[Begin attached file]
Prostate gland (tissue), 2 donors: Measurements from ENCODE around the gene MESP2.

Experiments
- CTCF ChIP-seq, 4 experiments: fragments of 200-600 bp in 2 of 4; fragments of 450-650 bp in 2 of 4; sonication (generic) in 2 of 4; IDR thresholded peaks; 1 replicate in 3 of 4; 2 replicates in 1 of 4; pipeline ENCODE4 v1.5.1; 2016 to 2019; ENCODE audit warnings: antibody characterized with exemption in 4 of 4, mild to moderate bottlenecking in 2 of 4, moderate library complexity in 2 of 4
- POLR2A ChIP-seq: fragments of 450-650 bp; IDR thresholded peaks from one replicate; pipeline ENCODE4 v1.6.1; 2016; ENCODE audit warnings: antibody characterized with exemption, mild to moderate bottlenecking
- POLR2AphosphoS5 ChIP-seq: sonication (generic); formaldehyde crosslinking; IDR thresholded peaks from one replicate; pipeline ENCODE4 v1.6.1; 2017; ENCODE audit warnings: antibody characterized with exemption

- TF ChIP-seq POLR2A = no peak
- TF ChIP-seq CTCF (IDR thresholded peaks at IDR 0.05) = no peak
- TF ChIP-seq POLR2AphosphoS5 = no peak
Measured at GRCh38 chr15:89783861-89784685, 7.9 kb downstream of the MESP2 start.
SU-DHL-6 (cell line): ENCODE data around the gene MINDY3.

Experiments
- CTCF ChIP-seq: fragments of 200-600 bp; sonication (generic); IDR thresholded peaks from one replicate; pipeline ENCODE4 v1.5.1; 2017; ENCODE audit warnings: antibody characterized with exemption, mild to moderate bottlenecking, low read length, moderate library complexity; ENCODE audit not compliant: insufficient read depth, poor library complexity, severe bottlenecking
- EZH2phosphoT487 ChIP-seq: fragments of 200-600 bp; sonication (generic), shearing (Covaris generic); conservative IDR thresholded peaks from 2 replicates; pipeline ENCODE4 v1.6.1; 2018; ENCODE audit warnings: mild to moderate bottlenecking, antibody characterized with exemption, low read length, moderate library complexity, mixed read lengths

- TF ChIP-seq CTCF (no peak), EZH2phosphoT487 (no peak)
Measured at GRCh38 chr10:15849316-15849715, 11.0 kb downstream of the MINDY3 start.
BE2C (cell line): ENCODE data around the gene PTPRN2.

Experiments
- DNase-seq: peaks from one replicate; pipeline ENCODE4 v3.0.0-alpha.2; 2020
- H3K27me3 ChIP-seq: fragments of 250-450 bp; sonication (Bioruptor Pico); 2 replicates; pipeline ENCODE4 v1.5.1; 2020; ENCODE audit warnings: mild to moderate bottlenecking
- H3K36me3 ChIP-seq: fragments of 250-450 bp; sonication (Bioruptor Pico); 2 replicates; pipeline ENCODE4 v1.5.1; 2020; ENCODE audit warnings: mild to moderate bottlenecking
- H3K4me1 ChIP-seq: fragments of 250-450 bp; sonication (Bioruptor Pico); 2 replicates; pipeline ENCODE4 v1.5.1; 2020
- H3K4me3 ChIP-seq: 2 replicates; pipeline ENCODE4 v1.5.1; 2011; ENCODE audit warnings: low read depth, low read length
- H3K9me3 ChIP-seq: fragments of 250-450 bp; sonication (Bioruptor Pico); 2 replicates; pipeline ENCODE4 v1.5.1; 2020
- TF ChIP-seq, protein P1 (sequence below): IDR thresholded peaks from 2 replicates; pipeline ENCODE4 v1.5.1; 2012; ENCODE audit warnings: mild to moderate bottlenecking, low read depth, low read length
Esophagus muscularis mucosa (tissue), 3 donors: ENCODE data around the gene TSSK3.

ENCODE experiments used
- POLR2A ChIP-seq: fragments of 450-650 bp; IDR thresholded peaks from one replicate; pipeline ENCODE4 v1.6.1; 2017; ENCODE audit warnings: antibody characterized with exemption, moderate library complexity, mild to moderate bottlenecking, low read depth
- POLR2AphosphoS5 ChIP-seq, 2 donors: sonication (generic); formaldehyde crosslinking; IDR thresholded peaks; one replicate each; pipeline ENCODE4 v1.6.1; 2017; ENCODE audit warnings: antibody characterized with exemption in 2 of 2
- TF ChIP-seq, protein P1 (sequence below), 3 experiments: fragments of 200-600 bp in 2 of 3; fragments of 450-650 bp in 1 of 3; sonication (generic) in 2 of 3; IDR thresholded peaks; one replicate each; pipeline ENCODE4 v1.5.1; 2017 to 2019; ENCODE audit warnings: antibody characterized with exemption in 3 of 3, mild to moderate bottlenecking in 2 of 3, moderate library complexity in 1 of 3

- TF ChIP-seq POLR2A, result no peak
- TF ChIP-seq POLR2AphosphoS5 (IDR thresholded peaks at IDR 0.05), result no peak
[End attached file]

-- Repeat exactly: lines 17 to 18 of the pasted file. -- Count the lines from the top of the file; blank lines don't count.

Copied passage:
Experiments
- DNase-seq: peaks from one replicate; pipeline ENCODE4 v3.0.0-alpha.2; 2020